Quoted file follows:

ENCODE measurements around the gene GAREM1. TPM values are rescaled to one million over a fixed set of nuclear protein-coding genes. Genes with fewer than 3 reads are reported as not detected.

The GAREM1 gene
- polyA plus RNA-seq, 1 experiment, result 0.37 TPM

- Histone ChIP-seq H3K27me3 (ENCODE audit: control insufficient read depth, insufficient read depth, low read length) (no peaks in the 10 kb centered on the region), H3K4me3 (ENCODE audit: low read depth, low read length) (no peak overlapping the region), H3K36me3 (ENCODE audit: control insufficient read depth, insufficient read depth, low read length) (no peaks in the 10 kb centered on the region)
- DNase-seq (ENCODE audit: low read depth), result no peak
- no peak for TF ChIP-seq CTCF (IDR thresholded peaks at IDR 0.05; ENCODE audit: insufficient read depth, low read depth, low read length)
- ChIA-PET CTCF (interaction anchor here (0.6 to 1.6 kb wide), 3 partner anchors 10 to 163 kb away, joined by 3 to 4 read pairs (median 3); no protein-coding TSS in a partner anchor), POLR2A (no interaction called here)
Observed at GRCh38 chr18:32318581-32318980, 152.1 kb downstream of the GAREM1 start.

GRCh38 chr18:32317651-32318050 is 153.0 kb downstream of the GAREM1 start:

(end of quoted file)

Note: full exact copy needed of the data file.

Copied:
ENCODE measurements around the gene GAREM1. TPM values are rescaled to one million over a fixed set of nuclear protein-coding genes. Genes with fewer than 3 reads are reported as not detected.

The GAREM1 gene
- polyA plus RNA-seq, 1 experiment, result 0.37 TPM

- Histone ChIP-seq H3K27me3 (ENCODE audit: control insufficient read depth, insufficient read depth, low read length) (no peaks in the 10 kb centered on the region), H3K4me3 (ENCODE audit: low read depth, low read length) (no peak overlapping the region), H3K36me3 (ENCODE audit: control insufficient read depth, insufficient read depth, low read length) (no peaks in the 10 kb centered on the region)
- DNase-seq (ENCODE audit: low read depth), result no peak
- no peak for TF ChIP-seq CTCF (IDR thresholded peaks at IDR 0.05; ENCODE audit: insufficient read depth, low read depth, low read length)
- ChIA-PET CTCF (interaction anchor here (0.6 to 1.6 kb wide), 3 partner anchors 10 to 163 kb away, joined by 3 to 4 read pairs (median 3); no protein-coding TSS in a partner anchor), POLR2A (no interaction called here)
Observed at GRCh38 chr18:32318581-32318980, 152.1 kb downstream of the GAREM1 start.

GRCh38 chr18:32317651-32318050 is 153.0 kb downstream of the GAREM1 start: